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Regroup After A Tough Loss

The locker room is silent, heads are hung low and the players are waiting for you to address them — follow these 4 strategies

Pre-game motivational speeches are legendary in our culture. Everyone remembers giving or hearing an epic pre-game speech, which helped fire up the team. These speeches, however, are far and few between and are more suited for Hollywood than anything else. More importantly for your team, what should you say to them after a heartbreaking loss or close defeat? I have had the opportunity to grow as a coach because of some devastating losses. Here are four ways to move on.

Be accountable to your players. If coaches don’t admit to poor preparation or game planning, then you can’t expect your players to hold themselves accountable either. More importantly, if you make an emotional mistake (getting a technical foul called in a close game), apologize to your players. If not, then players consider this acceptable behavior.

Reinforce your philosophy, game plan and decision making process after a loss. Communicating these aspects during the scouting report, pre-game and post-game, student-athletes become aware of the how and the why of what you’re doing. If they understand the why, they are more likely to buy-in.

In addition, remind players that, “one loss does not define us” as coaches or players. Reiterate this concept so student-athletes don’t lose personal or team value after a close defeat. Sometimes, the opposition is red hot from the field or your team goes cold at the foul line. It happens. Do not allow players to get discouraged due to game trends or anomalies. Basketball is a game of statistics and usually they shake down to the law of averages.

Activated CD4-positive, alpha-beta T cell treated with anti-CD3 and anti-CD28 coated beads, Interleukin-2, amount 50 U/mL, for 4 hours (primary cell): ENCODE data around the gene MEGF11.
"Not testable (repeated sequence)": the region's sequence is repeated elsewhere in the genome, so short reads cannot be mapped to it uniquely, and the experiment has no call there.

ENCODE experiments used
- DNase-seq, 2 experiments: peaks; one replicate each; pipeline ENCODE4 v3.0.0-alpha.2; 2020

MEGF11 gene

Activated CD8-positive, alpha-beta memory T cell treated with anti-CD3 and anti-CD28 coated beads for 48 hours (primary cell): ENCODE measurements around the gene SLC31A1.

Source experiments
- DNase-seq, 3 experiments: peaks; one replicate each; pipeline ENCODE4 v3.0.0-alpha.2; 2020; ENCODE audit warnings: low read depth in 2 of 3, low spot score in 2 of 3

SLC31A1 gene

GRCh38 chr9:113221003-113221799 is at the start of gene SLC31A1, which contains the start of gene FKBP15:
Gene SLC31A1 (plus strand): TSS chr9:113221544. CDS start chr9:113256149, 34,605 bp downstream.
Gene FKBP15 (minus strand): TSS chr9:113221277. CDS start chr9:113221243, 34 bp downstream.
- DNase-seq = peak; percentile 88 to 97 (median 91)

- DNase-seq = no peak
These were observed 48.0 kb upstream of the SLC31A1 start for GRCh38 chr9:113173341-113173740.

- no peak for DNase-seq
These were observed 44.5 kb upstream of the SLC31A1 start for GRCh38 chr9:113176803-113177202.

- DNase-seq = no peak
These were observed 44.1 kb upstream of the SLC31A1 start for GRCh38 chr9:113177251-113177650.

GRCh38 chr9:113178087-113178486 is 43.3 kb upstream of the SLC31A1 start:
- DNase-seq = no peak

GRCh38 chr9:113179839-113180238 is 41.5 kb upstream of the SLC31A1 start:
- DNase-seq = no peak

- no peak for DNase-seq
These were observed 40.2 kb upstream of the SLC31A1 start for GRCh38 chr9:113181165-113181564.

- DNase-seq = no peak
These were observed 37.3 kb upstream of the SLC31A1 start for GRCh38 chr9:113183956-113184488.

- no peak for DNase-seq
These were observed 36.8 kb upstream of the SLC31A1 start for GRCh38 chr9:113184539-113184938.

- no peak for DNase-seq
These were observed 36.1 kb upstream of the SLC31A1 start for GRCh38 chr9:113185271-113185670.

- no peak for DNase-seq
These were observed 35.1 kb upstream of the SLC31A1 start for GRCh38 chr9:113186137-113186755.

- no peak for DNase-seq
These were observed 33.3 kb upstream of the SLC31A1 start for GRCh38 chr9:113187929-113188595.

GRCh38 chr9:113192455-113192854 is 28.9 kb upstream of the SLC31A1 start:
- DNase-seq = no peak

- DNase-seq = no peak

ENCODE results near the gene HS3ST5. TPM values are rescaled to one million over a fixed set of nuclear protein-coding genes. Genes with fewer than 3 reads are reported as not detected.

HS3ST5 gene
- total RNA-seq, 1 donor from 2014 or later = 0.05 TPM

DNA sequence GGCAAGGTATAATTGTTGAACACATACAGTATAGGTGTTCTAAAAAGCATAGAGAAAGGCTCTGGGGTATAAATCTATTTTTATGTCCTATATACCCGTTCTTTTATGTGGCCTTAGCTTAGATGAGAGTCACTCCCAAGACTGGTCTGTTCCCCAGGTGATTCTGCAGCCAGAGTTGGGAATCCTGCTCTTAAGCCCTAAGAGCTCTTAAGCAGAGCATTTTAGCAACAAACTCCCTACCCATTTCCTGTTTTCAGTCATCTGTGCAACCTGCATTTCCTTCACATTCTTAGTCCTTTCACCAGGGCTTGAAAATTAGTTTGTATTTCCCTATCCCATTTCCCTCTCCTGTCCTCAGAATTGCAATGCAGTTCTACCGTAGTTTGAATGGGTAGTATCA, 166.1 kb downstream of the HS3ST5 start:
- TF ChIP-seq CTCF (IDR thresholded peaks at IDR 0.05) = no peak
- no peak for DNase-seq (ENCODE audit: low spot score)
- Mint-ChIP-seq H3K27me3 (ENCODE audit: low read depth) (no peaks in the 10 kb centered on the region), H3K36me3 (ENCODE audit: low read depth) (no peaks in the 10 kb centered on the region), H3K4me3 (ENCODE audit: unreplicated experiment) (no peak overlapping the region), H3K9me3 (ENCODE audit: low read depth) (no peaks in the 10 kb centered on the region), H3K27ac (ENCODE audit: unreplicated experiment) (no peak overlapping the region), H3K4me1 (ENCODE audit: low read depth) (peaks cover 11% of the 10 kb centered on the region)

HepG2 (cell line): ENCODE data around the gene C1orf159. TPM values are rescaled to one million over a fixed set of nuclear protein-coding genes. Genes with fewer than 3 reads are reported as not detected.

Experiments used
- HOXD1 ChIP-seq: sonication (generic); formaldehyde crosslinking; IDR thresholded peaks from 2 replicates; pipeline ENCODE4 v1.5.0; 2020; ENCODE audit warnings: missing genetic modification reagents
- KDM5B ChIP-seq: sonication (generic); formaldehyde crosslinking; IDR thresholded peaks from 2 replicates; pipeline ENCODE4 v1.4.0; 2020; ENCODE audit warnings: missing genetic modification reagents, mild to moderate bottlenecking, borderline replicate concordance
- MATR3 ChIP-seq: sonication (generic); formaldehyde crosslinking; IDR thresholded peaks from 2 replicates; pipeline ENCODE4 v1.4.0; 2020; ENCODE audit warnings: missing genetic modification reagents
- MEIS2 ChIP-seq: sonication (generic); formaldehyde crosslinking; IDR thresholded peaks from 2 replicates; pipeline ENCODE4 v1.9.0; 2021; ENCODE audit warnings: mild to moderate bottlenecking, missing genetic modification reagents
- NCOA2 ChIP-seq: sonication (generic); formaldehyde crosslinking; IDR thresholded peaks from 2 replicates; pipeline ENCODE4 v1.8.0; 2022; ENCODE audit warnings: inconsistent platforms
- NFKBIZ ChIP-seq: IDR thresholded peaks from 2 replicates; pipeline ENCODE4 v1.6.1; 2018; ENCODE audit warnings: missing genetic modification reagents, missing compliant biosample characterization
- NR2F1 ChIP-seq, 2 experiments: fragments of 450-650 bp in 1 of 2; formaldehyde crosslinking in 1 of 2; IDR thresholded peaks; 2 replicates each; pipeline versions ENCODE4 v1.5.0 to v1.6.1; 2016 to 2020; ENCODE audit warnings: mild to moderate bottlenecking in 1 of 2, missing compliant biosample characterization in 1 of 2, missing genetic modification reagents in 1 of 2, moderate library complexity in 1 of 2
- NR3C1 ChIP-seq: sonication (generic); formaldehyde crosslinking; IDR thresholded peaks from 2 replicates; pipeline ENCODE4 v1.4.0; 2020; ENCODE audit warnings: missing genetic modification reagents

The hectic moments after a loss sometimes cloud our judgements. Look at game film first before you criticize your team or turn to drastic measures. Watch the game tape and address the team about their mistakes at practice the following day when emotions have cooled.

There are a couple exceptions: if your team was not prepared when leaving a timeout huddle in a critical, end-of-game situation or if they were not playing hard. Address these situations immediately after the game. You define the culture of your program and what is/is not acceptable.

To go along with the 24-Hour Rule, limit your words after a close defeat. This lets you be coherent, keeps you from saying something you regret, and allows time for you to meet with assistants and gain their perspective on the outcome.

Michael Austin

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